The European Commission (EC) has a complicated relationship with media campaigns. Two years ago, its #sciencegirlthing campaign and the accompanying ridiculous video earned it some pretty heavy criticism.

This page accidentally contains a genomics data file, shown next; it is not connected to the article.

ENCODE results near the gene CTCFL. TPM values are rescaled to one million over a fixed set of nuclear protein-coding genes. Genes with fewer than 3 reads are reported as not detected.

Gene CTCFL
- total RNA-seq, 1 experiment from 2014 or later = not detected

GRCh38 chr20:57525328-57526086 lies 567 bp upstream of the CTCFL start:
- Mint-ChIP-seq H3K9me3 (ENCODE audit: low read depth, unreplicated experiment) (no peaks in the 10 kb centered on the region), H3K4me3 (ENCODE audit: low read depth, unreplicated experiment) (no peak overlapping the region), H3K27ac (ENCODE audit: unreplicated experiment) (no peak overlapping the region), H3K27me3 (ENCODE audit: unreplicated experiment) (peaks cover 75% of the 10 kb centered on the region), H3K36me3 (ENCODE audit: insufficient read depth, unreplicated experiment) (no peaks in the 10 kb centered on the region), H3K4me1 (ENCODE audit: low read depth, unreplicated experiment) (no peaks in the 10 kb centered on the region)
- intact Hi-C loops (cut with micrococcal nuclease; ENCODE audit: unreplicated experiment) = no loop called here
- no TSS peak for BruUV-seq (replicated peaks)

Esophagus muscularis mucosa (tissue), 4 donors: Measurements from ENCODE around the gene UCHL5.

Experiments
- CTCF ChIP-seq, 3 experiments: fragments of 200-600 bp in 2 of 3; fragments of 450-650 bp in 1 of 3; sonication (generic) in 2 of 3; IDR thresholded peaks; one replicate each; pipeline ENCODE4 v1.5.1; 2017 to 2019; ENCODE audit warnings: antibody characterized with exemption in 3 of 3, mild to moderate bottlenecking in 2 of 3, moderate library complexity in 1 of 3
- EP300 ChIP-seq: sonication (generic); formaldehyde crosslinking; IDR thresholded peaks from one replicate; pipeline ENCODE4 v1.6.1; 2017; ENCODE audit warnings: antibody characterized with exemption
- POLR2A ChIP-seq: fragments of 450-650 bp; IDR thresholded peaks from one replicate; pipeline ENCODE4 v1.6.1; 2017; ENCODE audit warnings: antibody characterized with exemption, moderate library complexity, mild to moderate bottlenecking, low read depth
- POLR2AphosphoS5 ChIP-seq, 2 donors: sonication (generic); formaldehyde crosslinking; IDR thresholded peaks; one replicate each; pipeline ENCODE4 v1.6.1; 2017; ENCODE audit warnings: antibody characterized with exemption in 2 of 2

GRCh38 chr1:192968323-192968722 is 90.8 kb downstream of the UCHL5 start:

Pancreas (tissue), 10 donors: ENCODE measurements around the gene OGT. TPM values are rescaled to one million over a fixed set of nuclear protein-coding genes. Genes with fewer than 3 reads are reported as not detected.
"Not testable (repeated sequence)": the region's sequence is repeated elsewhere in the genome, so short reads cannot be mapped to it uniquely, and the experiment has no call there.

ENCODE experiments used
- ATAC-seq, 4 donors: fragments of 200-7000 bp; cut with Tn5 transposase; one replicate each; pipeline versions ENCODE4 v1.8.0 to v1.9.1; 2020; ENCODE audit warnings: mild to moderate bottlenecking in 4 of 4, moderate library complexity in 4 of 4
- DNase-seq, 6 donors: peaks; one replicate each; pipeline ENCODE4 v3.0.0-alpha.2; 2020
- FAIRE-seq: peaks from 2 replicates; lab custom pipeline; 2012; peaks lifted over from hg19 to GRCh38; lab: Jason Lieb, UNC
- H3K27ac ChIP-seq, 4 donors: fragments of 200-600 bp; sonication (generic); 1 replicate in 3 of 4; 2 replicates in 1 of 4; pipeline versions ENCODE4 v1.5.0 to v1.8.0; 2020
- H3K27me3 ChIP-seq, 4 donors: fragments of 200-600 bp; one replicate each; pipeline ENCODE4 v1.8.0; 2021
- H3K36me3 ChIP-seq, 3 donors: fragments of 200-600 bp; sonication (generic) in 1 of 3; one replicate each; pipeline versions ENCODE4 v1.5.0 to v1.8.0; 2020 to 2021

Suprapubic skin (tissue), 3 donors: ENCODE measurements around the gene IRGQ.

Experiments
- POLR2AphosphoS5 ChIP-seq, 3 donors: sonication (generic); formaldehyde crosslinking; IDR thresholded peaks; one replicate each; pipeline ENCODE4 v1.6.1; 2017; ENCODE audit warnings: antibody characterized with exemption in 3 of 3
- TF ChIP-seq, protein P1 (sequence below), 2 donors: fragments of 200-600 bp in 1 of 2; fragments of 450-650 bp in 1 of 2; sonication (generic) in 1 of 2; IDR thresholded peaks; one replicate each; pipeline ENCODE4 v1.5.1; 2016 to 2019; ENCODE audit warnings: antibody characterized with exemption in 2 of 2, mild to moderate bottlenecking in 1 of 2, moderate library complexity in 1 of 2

While it was generally agreed that intentions were good, when considering the practical realisation, the phrase a miss is as good as a mile sprung to mind (see here, here and here). After such an epic failure, you’d think the EC learnt its lesson when it comes to media campaigns. Alas, it is not so. Last week, they launched a public consultation on “Science 2.0” (#science20). Initially, I was thrilled: finally, decision makers wanted to hear my opinion on the topic. However, as I went through their website my heart sank: once again, they’ve got it all wrong, bunching together different aspects of Science 2.0, not differentiating sufficiently between different groups of respondents, and generally not quite getting the point why researchers are using online tools. Continue reading